After about 2.3 miles of hiking, you will reach the outlet of 1879-foot Circle Lake, which was easy to cross even in the wet conditions of my hike. From here, you round the south and west sides of the lake on what is now merely a snowmobile route in the winter. This section is likely to be very swampy and you should plan on getting your feet wet here, except maybe during a drought. At about 2.7 miles, the snowmobile route turns back to the west, but this is the point at which you will likely want to begin your bushwhack. My recommendation is to set a waypoint up on the summit ridge directly north of the west shore of Circle Lake. This is not the only way, but does greatly simplify navigation. This will start out flat and continue to be a bit swampy at times.
Finally, you start to climb to the ridge, but the bushwhacking is severe at times. I was moving almost continuously during the round-trip from the edge of Circle Lake and it took me exactly 3 hours to cover about 2.8 miles! You have to go over and around brush, closely spaced trees, and considerable deadfall. It was very wet during my ascent including an intense snow squall which dropped an inch of snow as I descended from the summit. If there has been any recent rain or snow, expect to get wet.
After a bit less than 0.9 miles of this northerly tack, you will reach the ridge. From here, turn west-northwest toward the summit waypoint you should have already set. It is just short of a half-mile to the summit from here, for about 4.1 miles one-way. There are actually some easier sections on the summit ridge, so if you make it to the ridge in the first place, perservere. The summit itself seems to be near an uncharacteristic small open area, but there is not a particularly obvious highpoint and I have some scintillating point-of-view video footage of me wandering around looking for the highest point.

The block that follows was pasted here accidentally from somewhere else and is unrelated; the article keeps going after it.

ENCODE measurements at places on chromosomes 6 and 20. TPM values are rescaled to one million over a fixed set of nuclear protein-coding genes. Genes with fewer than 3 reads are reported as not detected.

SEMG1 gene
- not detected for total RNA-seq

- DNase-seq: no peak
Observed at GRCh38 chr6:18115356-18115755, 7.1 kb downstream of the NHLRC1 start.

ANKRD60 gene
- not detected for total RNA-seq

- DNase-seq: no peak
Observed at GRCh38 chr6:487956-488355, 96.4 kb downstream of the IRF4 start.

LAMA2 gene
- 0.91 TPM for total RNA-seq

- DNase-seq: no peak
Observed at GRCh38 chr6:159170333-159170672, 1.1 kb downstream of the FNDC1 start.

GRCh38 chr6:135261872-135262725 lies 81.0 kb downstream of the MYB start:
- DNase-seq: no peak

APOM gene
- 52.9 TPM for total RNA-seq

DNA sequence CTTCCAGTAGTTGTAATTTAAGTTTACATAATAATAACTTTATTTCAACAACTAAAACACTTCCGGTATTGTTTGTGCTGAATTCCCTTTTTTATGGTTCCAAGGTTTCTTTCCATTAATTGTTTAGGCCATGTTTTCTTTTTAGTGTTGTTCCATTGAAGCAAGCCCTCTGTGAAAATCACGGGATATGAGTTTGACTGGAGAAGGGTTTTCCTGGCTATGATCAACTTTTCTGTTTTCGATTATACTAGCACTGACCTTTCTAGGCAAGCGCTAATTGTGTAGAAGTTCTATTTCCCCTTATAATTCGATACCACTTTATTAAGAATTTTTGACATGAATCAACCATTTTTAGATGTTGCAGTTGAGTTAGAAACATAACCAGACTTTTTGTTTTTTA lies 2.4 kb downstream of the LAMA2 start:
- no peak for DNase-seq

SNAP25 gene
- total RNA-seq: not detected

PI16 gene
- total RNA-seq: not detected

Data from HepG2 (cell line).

On the descent, you might want to cross about halfway back over to the point at which you hit the ridge, then take a slightly diagonal tack down to the waypoint you hopefully set where you left the road at the lake. That will not cut much off the hike, but every little bit helps on this one.
[I would be very interested in hearing from anyone who has done this hike, especially if you did it before finding this website. I'm curious as to the frequency of climbs of this obscure peak; once a month? Once a year? Once a decade? I have no idea and did not see any evidence of humanity when I was there on April 30th, 2005. However, I did not leave any evidence of my presence, either.]
This point is within the Boundary Waters Canoe Area Wilderness and access to this area is uncertain. Strictly speaking, you are only allowed to enter the BWCAW at designated entry points, for which you must get a permit. The most likely entry point would be the one at Bower Trout Lake.
As far as the summit itself, there are two closely-spaced closed contours of 2260 feet, one of which is labeled as 2260 feet and the other is unlabeled. It is possible that the unlabeled contour is higher (thus the interpolated, and certainly incorrect, 2270-foot elevation in the table) and a slight chance that this peak is higher than Point 2266. That seems unlikely, though.
I'm not 100% sure, but I believe the "saddle" connecting the Eagle Mountain area with the Misquah Hills/Point 2260 area is Brule Lake at 1834 feet. Point 2260 certainly has more than 300 feet of rise relative to either Eagle or Point 2266, the only two higher peaks in the area.
Although certainly not as popular as Eagle Mountain, Lima has a good trail to its main summit and must get climbed fairly often. Access is straightforward except during the winter, but a little obtuse. The Lima Mountain Road branches off of the Gunflint Trail (Cook County 12) about 20.8 miles from the junction of Gunflint and 5th Street on the north side of Grand Marais. This junction is also 5.5 miles past the Pine Mountain Road junction and 4.0 miles past the South Brule Road junction.